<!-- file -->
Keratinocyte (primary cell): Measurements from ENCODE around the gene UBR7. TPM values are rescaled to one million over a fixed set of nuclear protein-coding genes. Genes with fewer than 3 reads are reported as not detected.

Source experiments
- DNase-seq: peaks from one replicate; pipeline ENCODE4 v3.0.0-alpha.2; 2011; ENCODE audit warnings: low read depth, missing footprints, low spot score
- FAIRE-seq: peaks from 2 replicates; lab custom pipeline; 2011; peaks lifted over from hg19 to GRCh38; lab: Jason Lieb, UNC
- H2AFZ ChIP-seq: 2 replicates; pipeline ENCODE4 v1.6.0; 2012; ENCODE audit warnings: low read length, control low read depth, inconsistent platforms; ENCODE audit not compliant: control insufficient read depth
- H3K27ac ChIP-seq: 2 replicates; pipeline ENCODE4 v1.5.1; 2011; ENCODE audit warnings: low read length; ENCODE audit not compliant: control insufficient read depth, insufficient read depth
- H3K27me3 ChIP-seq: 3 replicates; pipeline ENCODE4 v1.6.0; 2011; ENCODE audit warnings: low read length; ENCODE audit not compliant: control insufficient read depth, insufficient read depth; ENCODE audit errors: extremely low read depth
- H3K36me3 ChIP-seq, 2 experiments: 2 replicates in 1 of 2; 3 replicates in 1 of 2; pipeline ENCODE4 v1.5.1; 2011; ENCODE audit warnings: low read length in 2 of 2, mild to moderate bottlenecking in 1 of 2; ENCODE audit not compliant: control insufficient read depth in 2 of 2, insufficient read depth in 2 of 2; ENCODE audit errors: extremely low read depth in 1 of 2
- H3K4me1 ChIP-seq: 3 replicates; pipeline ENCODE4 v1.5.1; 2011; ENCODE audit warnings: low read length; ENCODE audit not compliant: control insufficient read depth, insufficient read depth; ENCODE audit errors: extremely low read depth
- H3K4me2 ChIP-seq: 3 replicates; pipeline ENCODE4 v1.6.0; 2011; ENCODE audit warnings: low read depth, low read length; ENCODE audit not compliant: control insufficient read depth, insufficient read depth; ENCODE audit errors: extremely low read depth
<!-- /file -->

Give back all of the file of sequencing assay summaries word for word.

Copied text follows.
Keratinocyte (primary cell): Measurements from ENCODE around the gene UBR7. TPM values are rescaled to one million over a fixed set of nuclear protein-coding genes. Genes with fewer than 3 reads are reported as not detected.

Source experiments
- DNase-seq: peaks from one replicate; pipeline ENCODE4 v3.0.0-alpha.2; 2011; ENCODE audit warnings: low read depth, missing footprints, low spot score
- FAIRE-seq: peaks from 2 replicates; lab custom pipeline; 2011; peaks lifted over from hg19 to GRCh38; lab: Jason Lieb, UNC
- H2AFZ ChIP-seq: 2 replicates; pipeline ENCODE4 v1.6.0; 2012; ENCODE audit warnings: low read length, control low read depth, inconsistent platforms; ENCODE audit not compliant: control insufficient read depth
- H3K27ac ChIP-seq: 2 replicates; pipeline ENCODE4 v1.5.1; 2011; ENCODE audit warnings: low read length; ENCODE audit not compliant: control insufficient read depth, insufficient read depth
- H3K27me3 ChIP-seq: 3 replicates; pipeline ENCODE4 v1.6.0; 2011; ENCODE audit warnings: low read length; ENCODE audit not compliant: control insufficient read depth, insufficient read depth; ENCODE audit errors: extremely low read depth
- H3K36me3 ChIP-seq, 2 experiments: 2 replicates in 1 of 2; 3 replicates in 1 of 2; pipeline ENCODE4 v1.5.1; 2011; ENCODE audit warnings: low read length in 2 of 2, mild to moderate bottlenecking in 1 of 2; ENCODE audit not compliant: control insufficient read depth in 2 of 2, insufficient read depth in 2 of 2; ENCODE audit errors: extremely low read depth in 1 of 2
- H3K4me1 ChIP-seq: 3 replicates; pipeline ENCODE4 v1.5.1; 2011; ENCODE audit warnings: low read length; ENCODE audit not compliant: control insufficient read depth, insufficient read depth; ENCODE audit errors: extremely low read depth
- H3K4me2 ChIP-seq: 3 replicates; pipeline ENCODE4 v1.6.0; 2011; ENCODE audit warnings: low read depth, low read length; ENCODE audit not compliant: control insufficient read depth, insufficient read depth; ENCODE audit errors: extremely low read depth